Leadership

4 characteristics that can predict whether you'll become a CEO

Apple CEO Steve Jobs gestures during his unveiling of the iPhone 4 at the Apple Worldwide Developers Conference in San Francisco, California, in this June 7, 2010 file photo. Apple Inc co-founder and former CEO Steve Jobs, counted among the greatest American CEOs of his generation, died on October 5, 2011 at the age of 56, after a years-long and highly public battle with cancer and other health issues.

What do CEOs have in common? Image: REUTERS/Robert Galbraith/Files

Shana Lebowitz
Strategy Reporter, Business Insider
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If you aspire to one day take the reins of your company, it helps to know if you've really got what it takes to become a chief executive.

According to a new study led by Steven N. Kaplan at the University of Chicago Booth School of Business and Morten Sorensen at Copenhagen Business School, there are four key characteristics that can predict whether you'll become a CEO: general ability, execution skills, charisma, and strategic skills.

The conclusions are based on an analysis of 2,600 interviews with candidates for top executive positions (like CEO, CFO, and COO). During four-hour interviews with a professional firm, candidates were rated on 30 different traits, such as integrity, creativity, and persistence.

Researchers boiled down those 30 traits into the four groups of characteristics mentioned above.

In an interview with Business Insider, Kaplan explained that general ability is basically overall talent, or your score on all 30 traits. Execution skills refer to your ability to get things done — being efficient, proactive and persistent. Charisma is about being persuasive and enthusiastic. Strategic skills are about creativity and big-picture thinking.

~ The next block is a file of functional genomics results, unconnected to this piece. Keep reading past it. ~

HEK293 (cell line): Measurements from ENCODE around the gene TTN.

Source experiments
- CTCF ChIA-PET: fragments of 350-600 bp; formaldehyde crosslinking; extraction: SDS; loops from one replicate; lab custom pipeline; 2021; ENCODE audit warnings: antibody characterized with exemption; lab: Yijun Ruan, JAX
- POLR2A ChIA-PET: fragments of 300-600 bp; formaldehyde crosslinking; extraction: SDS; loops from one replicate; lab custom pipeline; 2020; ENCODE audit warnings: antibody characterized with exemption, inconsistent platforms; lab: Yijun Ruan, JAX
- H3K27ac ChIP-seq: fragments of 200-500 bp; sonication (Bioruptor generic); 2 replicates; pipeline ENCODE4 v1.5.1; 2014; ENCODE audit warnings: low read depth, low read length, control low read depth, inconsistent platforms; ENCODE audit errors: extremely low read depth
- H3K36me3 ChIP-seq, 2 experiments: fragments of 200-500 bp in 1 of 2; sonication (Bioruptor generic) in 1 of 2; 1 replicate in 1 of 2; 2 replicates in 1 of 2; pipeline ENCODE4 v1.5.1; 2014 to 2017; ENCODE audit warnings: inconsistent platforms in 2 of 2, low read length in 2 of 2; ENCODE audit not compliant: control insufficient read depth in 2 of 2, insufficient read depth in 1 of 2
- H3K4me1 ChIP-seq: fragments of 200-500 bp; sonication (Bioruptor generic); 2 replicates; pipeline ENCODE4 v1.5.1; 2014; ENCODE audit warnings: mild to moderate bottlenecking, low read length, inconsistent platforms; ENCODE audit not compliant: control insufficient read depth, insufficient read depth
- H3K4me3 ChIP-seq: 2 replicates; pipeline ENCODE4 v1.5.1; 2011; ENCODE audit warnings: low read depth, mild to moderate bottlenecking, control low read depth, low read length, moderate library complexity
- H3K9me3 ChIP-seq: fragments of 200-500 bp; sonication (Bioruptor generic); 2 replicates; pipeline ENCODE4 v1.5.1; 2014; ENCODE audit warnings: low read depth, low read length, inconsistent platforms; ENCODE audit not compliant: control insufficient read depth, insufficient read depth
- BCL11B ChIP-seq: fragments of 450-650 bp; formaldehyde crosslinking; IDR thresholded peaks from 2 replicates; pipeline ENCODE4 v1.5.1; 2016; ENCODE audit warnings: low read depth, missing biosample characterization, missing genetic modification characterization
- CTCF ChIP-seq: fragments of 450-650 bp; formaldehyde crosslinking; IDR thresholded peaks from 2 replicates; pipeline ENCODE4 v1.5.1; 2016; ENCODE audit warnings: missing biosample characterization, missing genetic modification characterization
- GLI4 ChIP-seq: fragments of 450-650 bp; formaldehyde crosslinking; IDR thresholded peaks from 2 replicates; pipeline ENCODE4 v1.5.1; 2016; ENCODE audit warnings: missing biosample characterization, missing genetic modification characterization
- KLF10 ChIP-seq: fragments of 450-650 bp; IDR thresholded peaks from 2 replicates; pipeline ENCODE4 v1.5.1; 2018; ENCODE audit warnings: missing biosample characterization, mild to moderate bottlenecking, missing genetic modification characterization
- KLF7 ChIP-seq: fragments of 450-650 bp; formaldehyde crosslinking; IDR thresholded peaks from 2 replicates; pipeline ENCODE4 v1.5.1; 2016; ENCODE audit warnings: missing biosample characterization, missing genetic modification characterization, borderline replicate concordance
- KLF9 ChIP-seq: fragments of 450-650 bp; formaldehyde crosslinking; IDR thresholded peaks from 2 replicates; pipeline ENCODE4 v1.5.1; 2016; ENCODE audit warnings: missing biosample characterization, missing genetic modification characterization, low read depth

As it turns out, CEO candidates scored highly on all four characteristics. CFO candidates, on the other hand, tended to score low on all four characteristics, while COO candidates were somewhere in the middle.

An additional analysis found that candidates for other top executive positions (besides CEO) who scored high on these four characteristics were more likely to get hired as CEOs later in life, maybe five to 10 years down the line.

One especially interesting finding is that CEO candidates were typically rated low on interpersonal skills, which involves behaviors like being a good listener and treating people with respect. In other words, leaders who have the ability to get things done aren't necessarily the most agreeable individuals.

Previous research Kaplan and Sorensen helped conduct suggests that execution skills are strongly correlated with CEO success. Kaplan cited Steve Jobs as an example of someone who was probably high on execution and low on interpersonal skills: He led Apple to greatness, but was notorious for shouting at and criticizing employees.

Yet the study found that interviewers tended to overvalue interpersonal skills in recommending hires. Candidates for all positions who wound up getting hired scored higher than average on interpersonal skills.

For those who hope to become CEOs, it's helpful to know which characteristics you should work to develop. Other research suggests that you can learn to be more charismatic, for example.

In the interview, however, it might be wise to flaunt your people skills.

And the lesson for those making hiring decisions is to make sure you aren't getting charmed by smooth candidates who don't necessarily have the ability to execute. "Don't hire a jerk," Kaplan said, "but make sure the person you hire has a track record of getting things done."

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